[show abstract][hide abstract] ABSTRACT: A bacterial mannitol-1-phosphate dehydrogenase (mtlD) gene driven by the constitutive cauliflower mosaic virus (CaMV) 35S promoter was transferred into tomato plants using an Agrobacterium tumefaciens-mediated transformation protocol in an attempt to improve abiotic stress tolerance in the transformed plants. Transgene integration
was confirmed by PCR analysis and Southern blot analysis, and transgene expression was confirmed by reverse transcription
(RT)-PCR and direct mtlD (EC 220.127.116.11) activity. Upon exposure to low temperature stress (4°C) in a cold chamber, transgenic
plants survived up to 48h, while non-transformed plants were unable to survive and gradually died. Transgenic plants subjected
to the chilling stress showed a significant decrease in electrolyte leakage and increased lipid peroxidation, as assessed
by measuring malondialdehyde (MDA) content. Under the cold condition, transgenic plants also showed a significant increase
in the activities of antioxidant enzymes (superoxide dismutase and catalase) and in relative water content (RWC) in comparison
to non-transformed plants. Drought (polyethylene glycol in medium) and salinity (sodium chloride in medium) tolerance tests
revealed that transgenic lines exhibited a higher tolerance for abiotic stresses than non-transformed plants. These findings
indicate that the introduction of a bacterial mtlD gene into tomato conferred tolerance to abiotic stresses to the transformed tomato plants.
-Abiotic stress-Mannitol-1-phosphate dehydrogenase gene-Cotyledonary leaves-
Plant Cell Tissue and Organ Culture 04/2012; 103(2):267-277. · 3.63 Impact Factor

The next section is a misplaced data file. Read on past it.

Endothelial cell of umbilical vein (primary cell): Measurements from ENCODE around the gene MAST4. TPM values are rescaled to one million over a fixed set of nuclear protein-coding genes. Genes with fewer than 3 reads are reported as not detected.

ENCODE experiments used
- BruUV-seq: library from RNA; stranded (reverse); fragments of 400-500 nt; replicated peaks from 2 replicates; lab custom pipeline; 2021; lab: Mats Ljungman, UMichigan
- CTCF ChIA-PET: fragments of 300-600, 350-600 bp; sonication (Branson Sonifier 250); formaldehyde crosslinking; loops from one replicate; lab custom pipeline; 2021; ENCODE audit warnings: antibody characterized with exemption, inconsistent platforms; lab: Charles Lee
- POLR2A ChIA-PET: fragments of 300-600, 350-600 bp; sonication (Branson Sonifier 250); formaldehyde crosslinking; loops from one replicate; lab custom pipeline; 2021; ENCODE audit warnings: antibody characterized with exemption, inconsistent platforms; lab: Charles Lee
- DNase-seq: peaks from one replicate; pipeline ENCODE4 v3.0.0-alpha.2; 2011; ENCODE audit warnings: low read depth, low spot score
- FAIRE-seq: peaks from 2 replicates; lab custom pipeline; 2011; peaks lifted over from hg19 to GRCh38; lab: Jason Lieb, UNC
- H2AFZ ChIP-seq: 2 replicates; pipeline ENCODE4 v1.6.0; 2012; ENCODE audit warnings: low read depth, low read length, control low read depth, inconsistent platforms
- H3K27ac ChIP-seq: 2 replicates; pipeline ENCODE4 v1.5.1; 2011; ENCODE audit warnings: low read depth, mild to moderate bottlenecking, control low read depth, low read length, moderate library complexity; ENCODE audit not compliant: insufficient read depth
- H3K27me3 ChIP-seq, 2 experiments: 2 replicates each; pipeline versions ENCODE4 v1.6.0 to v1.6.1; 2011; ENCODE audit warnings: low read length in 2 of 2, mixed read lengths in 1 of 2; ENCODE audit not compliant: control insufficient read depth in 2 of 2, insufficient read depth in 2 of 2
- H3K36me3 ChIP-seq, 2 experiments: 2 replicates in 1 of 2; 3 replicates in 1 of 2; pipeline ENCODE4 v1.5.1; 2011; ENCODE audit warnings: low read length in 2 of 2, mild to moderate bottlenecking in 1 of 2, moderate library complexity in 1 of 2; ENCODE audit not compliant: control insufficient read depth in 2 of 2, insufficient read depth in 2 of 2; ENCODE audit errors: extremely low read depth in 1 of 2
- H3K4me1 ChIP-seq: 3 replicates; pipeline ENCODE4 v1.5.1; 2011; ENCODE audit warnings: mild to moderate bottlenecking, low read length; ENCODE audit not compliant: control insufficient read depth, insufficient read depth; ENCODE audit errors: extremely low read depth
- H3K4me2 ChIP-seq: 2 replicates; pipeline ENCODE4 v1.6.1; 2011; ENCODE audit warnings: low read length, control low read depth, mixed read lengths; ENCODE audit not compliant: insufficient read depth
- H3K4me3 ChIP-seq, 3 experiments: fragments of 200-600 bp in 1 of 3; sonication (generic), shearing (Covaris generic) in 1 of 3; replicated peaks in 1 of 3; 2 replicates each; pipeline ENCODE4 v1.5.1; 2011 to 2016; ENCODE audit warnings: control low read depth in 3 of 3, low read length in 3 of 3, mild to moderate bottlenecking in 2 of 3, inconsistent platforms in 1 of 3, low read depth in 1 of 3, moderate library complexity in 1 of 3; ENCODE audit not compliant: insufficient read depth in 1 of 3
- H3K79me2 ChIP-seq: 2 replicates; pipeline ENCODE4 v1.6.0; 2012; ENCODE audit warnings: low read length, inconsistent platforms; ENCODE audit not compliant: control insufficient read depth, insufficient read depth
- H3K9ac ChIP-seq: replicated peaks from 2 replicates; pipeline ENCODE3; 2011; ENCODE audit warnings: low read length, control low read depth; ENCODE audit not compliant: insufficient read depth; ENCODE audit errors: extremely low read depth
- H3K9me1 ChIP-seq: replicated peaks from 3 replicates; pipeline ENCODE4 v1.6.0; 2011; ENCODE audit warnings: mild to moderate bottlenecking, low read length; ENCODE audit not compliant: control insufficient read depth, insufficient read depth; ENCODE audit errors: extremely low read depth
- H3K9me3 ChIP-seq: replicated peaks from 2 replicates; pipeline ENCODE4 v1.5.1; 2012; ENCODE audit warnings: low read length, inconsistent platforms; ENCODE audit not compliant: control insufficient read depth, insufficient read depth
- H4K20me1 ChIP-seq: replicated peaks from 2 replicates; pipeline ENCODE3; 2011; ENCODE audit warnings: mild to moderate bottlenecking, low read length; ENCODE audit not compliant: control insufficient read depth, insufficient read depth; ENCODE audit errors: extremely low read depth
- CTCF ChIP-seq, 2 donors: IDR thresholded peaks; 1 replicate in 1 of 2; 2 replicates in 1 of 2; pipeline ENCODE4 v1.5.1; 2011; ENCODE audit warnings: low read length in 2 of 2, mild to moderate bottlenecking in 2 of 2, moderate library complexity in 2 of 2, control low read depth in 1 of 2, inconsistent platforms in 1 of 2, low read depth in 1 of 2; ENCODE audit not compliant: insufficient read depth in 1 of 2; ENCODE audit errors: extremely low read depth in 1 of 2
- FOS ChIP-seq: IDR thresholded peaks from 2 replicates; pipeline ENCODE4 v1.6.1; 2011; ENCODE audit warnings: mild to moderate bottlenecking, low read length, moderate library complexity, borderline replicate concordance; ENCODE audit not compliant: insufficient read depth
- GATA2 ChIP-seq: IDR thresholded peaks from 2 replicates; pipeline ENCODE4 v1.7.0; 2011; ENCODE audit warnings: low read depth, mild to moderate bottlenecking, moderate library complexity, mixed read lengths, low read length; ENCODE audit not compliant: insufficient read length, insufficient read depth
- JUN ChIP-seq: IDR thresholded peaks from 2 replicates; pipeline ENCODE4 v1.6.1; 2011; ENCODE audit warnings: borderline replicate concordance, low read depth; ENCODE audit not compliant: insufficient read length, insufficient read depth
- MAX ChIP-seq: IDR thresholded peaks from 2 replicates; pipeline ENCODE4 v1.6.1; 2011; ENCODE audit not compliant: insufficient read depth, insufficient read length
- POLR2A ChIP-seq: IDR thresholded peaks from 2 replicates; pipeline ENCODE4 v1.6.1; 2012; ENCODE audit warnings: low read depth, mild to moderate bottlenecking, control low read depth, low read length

[show abstract][hide abstract] ABSTRACT: In an attempt to improve chilling stress tolerance, an Arabidopsis C-repeat binding factor 1 (At-CBF1) gene driven by the inducible promoter RD29A was co-transferred into tomato var. Shalimar. Marker (NPTII)-free transgenic were obtained in T(1) generation because of unlinked integration of CBF1 and NPTII genes. Reverse transcription-polymerase chain reaction confirmed the expression of CBF1 in T(1) transgenic lines. Study of expression pattern in T(1) transgenic line showed a gradual increase with increasing chilling stress period and also confirmed the reversibility of expression on removal of stress. The transgenic plants exhibited no morphological and agronomical differences as compared to non-transformed plants. When young transgenic plants were exposed to chilling stress (4°C) for 3 days, increased survival (50%) was observed in transgenic lines than non-transformed plants (10%). Transgenic plants subjected to the chilling stress showed a significant decrease in membrane injury index and lipid peroxidation and also increased significantly free proline content in the leaf tissues as compared to non-transformed plants. Thus, these findings indicate that marker-free transgenic tomato plants expressing Arabidopsis CBF1 gene provided protection and conferred cold tolerance to transgenic tomato without any phenotypic variation.